Oystercatcher Diaries 2017: Field Week 6

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By Susan Heath

On Monday I headed out to East Matagorda Bay with our new Executive Director, Martin Hagne, and jack of all trades volunteer, Oron Atkins. There wasn’t much wind for a welcome change and we enjoyed relatively calm waters for most of the day. We found that ER & unbanded had a new nest with two eggs.

photo by Susan Heath

This pair nests along the GIWW and any type of strong south wind seems to overwash their nests. This is their second try. Here’s hoping the winds hold off and they can be successful. The birds on Dressing Point are really starting to kick into gear. There are hundreds of egrets and herons there now all getting ready to breed.

photo by Susan Heath

Here’s a pair of Great Egrets displaying to each other.

Photo by Susan Heath

Over at the Oyster Farm I checked on KK’s nanotag with the handheld receiver and found that it was still transmitting. That’s a good thing! They also had a new nest with two eggs. The pair next door hasn’t renested yet though. We headed back across the bay and found that 17 & unbanded still have two chicks. Yeah! I wasn’t able to get a very good photo but here’s one of their little heads as they were hiding behind a shell bank.

Photo by Susan Heath

None of the other pairs there had a nest so we went back and set up the noose carpets on an unbanded pair’s nest near Chinquapin. They flew to a neighboring island when we went on theirs to set up the nooses and we had to take the boat and go chase them back but once they flew over the decoys with the call playing, they landed and immediately got down to business trying to chase the intruders away.

Photo by Susan Heath

We only had to wait about 10 minutes before one of them got tangled in the nooses. It was the female and she was one hefty girl. We banded her KN and Martin enjoyed holding his first oystercatcher.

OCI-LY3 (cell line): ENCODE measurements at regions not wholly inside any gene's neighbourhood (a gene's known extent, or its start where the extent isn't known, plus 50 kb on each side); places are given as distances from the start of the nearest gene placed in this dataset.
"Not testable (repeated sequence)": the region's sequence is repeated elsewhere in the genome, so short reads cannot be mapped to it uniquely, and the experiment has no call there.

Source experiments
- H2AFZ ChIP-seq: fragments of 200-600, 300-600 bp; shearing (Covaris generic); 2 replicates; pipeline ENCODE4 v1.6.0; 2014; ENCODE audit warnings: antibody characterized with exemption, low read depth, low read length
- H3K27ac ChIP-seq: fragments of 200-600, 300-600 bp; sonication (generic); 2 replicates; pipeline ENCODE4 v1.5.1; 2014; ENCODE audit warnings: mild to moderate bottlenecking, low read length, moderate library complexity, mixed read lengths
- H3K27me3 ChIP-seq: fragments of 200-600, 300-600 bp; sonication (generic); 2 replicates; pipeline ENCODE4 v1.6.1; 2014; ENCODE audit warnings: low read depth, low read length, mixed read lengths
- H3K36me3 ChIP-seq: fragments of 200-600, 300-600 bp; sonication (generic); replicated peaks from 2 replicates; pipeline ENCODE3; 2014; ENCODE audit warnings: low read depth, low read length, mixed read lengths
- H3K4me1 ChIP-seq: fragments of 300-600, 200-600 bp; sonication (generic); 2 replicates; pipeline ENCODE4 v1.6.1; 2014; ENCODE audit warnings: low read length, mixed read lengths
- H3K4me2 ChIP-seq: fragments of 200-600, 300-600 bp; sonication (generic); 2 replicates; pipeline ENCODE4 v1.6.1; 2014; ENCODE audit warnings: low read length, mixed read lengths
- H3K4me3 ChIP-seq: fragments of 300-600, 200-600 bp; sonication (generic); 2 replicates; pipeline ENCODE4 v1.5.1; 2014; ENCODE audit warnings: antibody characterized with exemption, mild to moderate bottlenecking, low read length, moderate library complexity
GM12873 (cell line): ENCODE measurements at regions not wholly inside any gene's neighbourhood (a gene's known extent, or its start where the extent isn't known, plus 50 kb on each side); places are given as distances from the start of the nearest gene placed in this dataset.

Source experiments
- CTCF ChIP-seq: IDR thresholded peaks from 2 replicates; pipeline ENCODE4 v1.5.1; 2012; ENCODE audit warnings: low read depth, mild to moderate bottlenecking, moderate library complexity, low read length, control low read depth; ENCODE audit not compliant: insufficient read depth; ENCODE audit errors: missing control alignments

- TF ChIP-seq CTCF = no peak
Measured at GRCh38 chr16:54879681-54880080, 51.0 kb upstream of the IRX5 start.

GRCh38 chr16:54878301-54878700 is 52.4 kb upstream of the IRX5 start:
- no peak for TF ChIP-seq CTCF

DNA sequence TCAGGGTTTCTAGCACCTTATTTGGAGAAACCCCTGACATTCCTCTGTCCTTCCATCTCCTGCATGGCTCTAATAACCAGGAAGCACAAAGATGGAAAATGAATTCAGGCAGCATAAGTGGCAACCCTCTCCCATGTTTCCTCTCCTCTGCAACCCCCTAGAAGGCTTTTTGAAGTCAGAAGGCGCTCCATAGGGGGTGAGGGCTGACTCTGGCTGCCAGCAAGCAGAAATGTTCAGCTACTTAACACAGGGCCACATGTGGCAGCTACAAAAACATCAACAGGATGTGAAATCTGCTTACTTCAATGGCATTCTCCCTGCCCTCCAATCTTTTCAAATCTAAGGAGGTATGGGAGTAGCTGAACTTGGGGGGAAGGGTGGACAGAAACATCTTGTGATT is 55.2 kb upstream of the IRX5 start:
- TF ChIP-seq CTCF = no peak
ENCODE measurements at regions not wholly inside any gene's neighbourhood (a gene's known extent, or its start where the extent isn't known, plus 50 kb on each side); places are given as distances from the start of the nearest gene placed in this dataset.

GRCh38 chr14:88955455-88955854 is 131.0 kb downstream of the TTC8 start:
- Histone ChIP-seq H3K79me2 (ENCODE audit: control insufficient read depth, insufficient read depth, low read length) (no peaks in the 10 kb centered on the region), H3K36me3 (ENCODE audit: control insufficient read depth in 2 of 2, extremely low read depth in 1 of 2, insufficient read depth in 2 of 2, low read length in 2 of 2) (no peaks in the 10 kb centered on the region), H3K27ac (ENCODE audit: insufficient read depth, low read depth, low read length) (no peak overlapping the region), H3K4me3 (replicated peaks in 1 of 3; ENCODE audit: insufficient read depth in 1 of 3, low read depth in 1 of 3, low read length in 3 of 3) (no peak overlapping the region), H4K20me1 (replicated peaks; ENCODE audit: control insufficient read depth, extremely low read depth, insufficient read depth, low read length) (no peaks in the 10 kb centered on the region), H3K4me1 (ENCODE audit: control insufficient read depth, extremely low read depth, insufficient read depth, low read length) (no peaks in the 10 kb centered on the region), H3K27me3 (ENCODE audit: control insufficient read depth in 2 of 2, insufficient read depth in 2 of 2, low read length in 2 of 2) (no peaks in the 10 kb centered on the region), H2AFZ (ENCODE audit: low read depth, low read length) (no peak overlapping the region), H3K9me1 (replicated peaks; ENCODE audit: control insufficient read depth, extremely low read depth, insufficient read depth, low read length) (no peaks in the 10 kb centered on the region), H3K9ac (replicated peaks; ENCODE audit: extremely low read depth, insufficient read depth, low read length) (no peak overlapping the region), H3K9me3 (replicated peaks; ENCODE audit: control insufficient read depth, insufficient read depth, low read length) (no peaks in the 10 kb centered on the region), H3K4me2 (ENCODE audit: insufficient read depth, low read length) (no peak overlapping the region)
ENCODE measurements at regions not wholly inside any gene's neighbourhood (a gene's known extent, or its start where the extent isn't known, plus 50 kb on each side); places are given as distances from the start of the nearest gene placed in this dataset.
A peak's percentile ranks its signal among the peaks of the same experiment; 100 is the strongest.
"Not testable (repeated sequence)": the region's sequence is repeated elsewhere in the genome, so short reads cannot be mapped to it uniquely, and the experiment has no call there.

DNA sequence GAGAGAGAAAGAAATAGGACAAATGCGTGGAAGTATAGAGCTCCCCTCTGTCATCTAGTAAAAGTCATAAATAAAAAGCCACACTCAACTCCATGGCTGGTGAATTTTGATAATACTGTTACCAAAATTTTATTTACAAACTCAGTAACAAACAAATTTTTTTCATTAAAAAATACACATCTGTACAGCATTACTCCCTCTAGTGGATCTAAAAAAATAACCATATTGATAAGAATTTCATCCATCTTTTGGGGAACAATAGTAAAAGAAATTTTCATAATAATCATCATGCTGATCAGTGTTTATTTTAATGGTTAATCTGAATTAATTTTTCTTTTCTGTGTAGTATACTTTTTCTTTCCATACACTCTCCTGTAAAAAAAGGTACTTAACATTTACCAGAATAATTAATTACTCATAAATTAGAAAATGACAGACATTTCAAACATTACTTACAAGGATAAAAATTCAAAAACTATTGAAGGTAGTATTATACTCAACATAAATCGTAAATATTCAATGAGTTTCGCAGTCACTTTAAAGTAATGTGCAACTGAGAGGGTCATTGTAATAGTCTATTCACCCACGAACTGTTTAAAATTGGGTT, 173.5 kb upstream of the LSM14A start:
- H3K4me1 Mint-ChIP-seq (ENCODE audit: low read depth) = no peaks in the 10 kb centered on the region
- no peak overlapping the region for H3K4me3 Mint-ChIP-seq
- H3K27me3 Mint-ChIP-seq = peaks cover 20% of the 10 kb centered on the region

Photo by Susan Heath

We had to move our scheduled Wednesday trip to West Galveston Bay to Tuesday because of weather. John Wright took Alan Wilde, Oron and I out to check on all the birds up there. The wind. Oh the wind. The weather was only marginally better than predicted for Wednesday with winds in the high teens by the afternoon. Not my idea of fun. We made the best of it though and were able to check on all the pairs. The first bit of excitement came when we discovered that R3 & unbanded had a new nest on one of the small islands by the Tiki Island boat ramp.

Photo by Susan Heath

When we got up to Swan Lake we found that K7 & unbanded were still hiding their chicks in the spartina. One of the adults was off getting food for the chicks and flying back to feed them until it noticed us passing by. Here’s K7 giving us some attitude.

Photo by Alan Wilde

We motored by without getting too close but that didn’t seem to matter to them. They came out and circled the boat calling anyway. Then we found that R5 & X3 also had a nest. Woohoo! Nests all around.

Photo by Susan Heath

The wind had already started to pick up by the time we headed back to West Galveston Bay but we had a pretty smooth ride in John’s excellent boat. Our next stop was Struve Luci where the chicks were that we banded last week. I was anxious to see them and make sure they were ok. When we approached, I fired up the handheld VHF receiver and was able to pick up the signal from the nanotag we put on the chick. We didn’t see them on the back side of the island so we headed around the north end. There were found HM & unbanded and their two chicks.

Photo by Alan Wilde